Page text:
Other Names for this Disease
- Locked in syndrome
See Disclaimer regarding information on this site. Some links on this page may take you to organizations outside of the National Institutes of Health.
Locked-in syndrome is a rare neurological disorder. Signs and symptoms include paralysis of voluntary muscles in the body, except for those that control eye movement.Individuals with locked-in syndrome are conscious and can think and reason, but are unable to speak or move. It may be caused by brain stem stroke, traumatic brain injury, diseases of the circulatory system, diseases that destroy the myelin sheath surrounding nerve cells, or medication overdose.
Last updated: 7/30/2010
- NINDS Locked-In Syndrome Information Page. National Institute of Neurological Disorders and Stroke. 2007; http://www.ninds.nih.gov/disorders/lockedinsyndrome/lockedinsyndrome.htm#Organizations. Accessed 7/30/2010.
On this page
- The National Institute of Neurological Disorders and Stroke (NINDS) collects and disseminates research information related to neurological disorders. Click on the link to view information on this topic.
- The National Organization for Rare Disorders (NORD) has a report for patients and families about this condition. NORD is a patient advocacy organization for individuals with rare diseases and the organizations that serve them.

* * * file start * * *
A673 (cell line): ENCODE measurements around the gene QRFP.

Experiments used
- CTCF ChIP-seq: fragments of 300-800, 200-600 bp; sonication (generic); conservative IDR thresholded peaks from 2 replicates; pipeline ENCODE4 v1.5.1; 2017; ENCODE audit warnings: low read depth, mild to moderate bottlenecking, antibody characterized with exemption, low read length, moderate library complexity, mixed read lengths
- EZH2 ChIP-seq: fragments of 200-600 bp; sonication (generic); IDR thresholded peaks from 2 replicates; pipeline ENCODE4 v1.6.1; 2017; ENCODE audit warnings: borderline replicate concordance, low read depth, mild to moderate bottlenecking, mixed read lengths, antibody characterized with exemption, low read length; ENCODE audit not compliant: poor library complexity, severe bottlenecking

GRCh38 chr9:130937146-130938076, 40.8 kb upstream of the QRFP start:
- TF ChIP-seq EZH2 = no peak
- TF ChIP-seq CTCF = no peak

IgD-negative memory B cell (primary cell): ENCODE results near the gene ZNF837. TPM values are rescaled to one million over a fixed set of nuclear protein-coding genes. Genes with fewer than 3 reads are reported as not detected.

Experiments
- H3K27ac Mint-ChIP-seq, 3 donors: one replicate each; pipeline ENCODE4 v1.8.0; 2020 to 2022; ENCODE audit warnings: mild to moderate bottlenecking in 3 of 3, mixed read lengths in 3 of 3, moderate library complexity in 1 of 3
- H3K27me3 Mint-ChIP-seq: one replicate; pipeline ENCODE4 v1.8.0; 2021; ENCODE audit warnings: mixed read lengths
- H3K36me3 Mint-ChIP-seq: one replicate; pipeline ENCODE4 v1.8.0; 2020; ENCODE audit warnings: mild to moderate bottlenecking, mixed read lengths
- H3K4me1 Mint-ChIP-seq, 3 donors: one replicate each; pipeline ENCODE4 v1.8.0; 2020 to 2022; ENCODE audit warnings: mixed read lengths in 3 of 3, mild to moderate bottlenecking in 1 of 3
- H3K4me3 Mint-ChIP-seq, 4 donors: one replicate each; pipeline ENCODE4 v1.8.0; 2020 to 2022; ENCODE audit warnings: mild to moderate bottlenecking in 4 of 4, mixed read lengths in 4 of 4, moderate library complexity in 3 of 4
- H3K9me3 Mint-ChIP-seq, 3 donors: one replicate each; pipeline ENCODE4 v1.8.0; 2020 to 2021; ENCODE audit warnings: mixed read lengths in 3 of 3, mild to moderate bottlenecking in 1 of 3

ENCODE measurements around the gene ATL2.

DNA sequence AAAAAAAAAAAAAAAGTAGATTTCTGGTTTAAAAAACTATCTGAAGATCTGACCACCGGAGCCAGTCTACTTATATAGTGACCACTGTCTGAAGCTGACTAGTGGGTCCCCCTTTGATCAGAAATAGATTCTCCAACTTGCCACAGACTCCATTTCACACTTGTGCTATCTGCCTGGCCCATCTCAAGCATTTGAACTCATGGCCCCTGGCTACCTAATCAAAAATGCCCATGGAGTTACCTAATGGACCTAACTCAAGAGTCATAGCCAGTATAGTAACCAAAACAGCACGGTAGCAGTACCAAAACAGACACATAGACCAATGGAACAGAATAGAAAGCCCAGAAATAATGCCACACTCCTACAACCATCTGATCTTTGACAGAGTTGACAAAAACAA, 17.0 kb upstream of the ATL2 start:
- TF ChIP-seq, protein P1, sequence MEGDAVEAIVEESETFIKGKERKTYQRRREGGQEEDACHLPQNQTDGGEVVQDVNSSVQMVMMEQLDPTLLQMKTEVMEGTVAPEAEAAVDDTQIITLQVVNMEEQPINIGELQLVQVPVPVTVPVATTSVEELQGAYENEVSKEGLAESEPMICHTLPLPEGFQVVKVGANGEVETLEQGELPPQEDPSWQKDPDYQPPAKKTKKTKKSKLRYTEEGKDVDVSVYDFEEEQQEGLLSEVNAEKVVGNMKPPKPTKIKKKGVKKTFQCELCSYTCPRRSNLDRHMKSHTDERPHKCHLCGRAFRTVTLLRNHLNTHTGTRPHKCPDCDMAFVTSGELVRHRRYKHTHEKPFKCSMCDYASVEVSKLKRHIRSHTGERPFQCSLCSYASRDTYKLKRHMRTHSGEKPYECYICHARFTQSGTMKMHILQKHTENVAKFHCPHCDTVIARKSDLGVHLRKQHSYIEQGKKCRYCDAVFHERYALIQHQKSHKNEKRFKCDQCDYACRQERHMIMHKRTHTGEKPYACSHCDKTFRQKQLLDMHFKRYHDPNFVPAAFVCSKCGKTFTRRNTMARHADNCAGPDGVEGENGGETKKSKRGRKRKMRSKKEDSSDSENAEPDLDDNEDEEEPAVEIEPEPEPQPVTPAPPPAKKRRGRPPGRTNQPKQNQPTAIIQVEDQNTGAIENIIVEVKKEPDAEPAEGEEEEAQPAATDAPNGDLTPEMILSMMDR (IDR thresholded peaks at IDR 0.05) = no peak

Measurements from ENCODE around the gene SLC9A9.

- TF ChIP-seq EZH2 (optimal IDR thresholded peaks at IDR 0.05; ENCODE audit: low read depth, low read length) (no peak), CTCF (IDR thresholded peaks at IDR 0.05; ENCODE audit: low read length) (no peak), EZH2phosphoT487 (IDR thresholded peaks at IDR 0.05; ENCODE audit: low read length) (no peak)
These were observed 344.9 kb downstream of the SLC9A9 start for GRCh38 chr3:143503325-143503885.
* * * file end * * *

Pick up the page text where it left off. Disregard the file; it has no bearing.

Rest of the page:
- MeSH® (Medical Subject Headings) is a terminology tool used by the National Library of Medicine. Click on the link to view information on this topic.
- The Monarch Initiative brings together data about this condition from humans and other species to help physicians and biomedical researchers. Monarch’s tools are designed to make it easier to compare the signs and symptoms (phenotypes) of different diseases and discover common features. This initiative is a collaboration between several academic institutions across the world and is funded by the National Institutes of Health. Visit the website to explore the biology of this condition.
- Orphanet is a European reference portal for information on rare diseases and orphan drugs. Access to this database is free of charge.
- PubMed is a searchable database of medical literature and lists journal articles that discuss Locked-in syndrome. Click on the link to view a sample search on this topic.
- Chisholm N, Gillett G. The patient's journey: living with locked-in syndrome. BMJ. 2005 Jul 9;331(7508):94-7.
- Smith E, Delargy M. Locked-in syndrome. BMJ. 2005 Feb 19;330(7488):406-9.
- Santosh C. Locked-in syndrome. J Neurol Neurosurg Psychiatry. 2001 Sep;71 Suppl 1:i2. You will need to register to view the article, but registration is free.
- Gawryluk JR, D'Arcy RC, Connolly JF, Weaver DF. Improving the clinical assessment of consciousness with advances in electrophysiological and neuroimaging techniques. BMC Neurol. 2010 Jan 29;10:11.
- Plotkin A, Sela L, Weissbrod A, Kahana R, Haviv L, Yeshurun Y, Soroker N, Sobel N. Sniffing enables communication and environmental control for the severely disabled. Proc Natl Acad Sci U S A. 2010 Jul 26.
- HealthFinder.gov has an article on a sniffing device that allows people with locked-in syndrome to communicate and move a wheelchair. To read more click on the link above.